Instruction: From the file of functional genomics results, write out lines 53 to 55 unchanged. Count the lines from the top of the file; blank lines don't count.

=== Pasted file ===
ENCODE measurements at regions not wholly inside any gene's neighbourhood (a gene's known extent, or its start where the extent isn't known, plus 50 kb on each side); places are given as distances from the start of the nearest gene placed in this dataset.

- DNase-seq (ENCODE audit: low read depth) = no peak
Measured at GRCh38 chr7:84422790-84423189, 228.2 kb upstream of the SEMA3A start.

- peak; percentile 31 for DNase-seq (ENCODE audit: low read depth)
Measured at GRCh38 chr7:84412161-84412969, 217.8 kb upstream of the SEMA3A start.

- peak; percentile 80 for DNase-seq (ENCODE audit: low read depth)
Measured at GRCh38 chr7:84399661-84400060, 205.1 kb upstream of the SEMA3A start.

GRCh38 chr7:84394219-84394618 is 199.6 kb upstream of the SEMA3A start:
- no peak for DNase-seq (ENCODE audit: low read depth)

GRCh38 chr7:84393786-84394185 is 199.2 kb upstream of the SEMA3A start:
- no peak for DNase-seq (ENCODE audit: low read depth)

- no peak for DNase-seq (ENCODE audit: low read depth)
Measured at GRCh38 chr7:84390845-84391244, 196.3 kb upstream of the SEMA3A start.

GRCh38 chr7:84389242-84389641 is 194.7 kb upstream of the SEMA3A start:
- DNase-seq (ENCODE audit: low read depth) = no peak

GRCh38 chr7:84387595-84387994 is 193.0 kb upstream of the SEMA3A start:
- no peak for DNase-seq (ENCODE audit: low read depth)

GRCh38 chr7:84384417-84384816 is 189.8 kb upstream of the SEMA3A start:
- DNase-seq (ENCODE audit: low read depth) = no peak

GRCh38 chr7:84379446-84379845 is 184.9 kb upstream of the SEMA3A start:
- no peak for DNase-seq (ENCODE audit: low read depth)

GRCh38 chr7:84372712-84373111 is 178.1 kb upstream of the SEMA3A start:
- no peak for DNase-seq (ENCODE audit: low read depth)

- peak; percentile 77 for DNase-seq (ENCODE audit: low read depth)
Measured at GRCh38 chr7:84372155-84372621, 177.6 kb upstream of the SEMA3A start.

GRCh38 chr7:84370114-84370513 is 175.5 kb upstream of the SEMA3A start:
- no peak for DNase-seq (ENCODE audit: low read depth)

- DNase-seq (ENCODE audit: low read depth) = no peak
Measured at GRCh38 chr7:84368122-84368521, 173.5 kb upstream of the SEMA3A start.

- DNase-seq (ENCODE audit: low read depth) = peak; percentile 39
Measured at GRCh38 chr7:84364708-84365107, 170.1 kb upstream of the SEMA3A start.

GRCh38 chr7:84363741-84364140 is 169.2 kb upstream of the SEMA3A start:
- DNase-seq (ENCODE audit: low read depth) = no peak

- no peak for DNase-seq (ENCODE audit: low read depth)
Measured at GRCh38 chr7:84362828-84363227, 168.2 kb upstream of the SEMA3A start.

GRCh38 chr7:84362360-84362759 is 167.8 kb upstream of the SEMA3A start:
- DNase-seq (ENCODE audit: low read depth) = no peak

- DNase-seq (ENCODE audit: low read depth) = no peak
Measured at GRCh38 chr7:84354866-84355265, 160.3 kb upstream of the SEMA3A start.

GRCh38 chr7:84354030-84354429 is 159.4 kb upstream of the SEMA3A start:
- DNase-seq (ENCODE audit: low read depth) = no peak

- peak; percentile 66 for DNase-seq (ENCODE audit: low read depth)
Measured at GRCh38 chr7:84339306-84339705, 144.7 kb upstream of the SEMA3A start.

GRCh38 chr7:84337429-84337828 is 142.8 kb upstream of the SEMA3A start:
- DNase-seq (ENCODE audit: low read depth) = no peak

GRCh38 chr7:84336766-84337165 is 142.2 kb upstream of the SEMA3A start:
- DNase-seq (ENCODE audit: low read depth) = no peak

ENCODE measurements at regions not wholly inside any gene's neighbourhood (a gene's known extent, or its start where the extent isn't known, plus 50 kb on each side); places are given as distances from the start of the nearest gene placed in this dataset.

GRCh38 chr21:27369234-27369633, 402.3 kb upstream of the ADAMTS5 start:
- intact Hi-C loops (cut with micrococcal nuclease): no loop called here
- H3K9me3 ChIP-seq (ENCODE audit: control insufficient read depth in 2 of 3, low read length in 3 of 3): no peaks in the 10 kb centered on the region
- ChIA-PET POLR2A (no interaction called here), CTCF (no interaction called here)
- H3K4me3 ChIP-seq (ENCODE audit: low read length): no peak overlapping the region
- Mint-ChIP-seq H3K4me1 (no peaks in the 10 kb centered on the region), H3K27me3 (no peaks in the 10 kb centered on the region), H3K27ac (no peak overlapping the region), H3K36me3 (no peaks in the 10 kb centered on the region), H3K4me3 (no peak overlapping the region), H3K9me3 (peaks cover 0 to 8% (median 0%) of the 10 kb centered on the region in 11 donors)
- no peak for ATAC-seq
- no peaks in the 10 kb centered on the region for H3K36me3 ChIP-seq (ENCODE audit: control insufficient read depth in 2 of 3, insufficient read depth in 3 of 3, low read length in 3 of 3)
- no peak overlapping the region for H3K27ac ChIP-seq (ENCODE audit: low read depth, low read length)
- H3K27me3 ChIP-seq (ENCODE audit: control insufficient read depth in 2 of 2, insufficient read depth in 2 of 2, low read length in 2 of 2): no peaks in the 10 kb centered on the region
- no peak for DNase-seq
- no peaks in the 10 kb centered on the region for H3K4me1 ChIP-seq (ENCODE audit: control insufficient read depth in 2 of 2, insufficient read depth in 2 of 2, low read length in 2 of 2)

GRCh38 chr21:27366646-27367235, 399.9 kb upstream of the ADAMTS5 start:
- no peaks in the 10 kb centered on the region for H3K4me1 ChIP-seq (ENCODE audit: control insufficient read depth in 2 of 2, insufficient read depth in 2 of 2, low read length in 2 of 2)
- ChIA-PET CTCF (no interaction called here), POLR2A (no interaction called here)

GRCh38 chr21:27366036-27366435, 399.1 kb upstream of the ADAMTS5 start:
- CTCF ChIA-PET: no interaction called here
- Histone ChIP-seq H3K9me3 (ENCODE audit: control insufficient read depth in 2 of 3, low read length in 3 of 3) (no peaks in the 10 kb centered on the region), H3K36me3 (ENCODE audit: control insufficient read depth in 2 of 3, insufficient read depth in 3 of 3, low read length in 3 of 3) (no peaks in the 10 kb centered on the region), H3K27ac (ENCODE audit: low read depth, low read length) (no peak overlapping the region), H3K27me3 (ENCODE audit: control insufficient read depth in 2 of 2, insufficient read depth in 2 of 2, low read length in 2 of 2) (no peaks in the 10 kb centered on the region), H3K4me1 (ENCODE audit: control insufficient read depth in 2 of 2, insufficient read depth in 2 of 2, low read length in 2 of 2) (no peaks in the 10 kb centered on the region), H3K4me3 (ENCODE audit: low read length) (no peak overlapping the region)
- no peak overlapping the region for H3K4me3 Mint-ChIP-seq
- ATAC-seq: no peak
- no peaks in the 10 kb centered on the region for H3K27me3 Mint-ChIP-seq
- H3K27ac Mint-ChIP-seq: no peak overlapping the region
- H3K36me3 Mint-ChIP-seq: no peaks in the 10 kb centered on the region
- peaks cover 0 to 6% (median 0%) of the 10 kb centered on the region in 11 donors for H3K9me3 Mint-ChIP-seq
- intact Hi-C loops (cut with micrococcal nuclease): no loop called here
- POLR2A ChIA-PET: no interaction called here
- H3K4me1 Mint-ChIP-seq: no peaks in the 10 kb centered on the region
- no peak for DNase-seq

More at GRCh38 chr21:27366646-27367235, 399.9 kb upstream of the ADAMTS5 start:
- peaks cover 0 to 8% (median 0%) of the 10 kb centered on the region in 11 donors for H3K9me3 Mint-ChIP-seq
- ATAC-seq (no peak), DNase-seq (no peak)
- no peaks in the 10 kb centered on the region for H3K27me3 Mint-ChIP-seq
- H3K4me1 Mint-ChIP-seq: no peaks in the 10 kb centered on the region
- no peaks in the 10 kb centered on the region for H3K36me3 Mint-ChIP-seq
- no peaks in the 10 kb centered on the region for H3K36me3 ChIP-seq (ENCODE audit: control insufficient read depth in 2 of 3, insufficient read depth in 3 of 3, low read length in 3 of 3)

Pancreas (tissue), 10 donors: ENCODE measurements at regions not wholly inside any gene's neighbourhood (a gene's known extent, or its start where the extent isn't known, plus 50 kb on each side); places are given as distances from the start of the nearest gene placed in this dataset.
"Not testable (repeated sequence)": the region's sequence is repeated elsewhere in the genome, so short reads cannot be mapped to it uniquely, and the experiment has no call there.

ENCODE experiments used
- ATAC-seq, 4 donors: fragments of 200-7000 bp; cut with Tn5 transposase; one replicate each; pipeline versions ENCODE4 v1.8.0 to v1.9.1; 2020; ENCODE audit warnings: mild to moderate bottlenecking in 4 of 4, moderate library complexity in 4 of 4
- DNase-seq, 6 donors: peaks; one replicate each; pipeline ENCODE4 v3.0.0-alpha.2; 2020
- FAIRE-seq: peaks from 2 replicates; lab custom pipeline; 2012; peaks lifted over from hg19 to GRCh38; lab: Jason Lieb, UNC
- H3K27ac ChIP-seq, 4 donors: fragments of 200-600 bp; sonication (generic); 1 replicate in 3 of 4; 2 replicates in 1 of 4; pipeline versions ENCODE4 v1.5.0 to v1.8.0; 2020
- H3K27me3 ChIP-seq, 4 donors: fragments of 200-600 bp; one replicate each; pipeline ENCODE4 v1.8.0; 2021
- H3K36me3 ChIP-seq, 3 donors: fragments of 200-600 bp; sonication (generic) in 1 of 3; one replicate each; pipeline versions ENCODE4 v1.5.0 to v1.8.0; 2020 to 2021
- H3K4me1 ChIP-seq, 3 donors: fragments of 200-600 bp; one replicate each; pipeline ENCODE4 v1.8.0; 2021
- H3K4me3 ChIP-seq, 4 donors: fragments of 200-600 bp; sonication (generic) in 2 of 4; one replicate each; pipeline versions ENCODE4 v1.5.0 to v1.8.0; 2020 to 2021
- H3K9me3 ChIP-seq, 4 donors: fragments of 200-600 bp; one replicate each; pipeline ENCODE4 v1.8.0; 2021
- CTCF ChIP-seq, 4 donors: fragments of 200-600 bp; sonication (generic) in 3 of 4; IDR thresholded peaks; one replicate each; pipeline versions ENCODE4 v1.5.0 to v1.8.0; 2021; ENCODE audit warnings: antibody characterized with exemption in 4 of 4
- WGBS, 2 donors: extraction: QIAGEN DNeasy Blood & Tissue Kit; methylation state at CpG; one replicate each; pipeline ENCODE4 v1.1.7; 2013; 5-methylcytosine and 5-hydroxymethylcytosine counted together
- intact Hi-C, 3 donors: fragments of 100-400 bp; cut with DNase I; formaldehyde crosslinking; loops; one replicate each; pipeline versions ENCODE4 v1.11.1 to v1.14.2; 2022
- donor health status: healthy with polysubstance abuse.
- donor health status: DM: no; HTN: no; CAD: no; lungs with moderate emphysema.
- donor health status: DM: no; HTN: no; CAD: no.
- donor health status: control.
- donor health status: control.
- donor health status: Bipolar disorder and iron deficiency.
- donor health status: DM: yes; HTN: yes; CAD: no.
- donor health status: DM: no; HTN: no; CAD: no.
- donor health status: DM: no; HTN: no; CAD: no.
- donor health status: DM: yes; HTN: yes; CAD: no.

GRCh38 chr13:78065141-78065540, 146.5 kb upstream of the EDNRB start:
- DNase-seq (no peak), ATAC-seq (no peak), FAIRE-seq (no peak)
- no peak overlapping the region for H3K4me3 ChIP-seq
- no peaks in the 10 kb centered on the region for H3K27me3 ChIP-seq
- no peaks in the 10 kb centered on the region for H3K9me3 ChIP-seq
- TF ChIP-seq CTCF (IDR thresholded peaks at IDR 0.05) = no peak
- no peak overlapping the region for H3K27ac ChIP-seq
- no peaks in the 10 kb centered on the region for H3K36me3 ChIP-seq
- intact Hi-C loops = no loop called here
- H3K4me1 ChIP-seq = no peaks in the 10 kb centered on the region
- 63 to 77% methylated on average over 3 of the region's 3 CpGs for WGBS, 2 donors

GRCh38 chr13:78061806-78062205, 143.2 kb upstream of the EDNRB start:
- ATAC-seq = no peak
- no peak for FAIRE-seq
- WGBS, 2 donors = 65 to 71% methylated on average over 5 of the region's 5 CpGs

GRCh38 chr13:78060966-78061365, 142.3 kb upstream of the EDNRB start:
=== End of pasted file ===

- H3K4me3 ChIP-seq (ENCODE audit: low read length): no peak overlapping the region
- Mint-ChIP-seq H3K4me1 (no peaks in the 10 kb centered on the region), H3K27me3 (no peaks in the 10 kb centered on the region), H3K27ac (no peak overlapping the region), H3K36me3 (no peaks in the 10 kb centered on the region), H3K4me3 (no peak overlapping the region), H3K9me3 (peaks cover 0 to 8% (median 0%) of the 10 kb centered on the region in 11 donors)
- no peak for ATAC-seq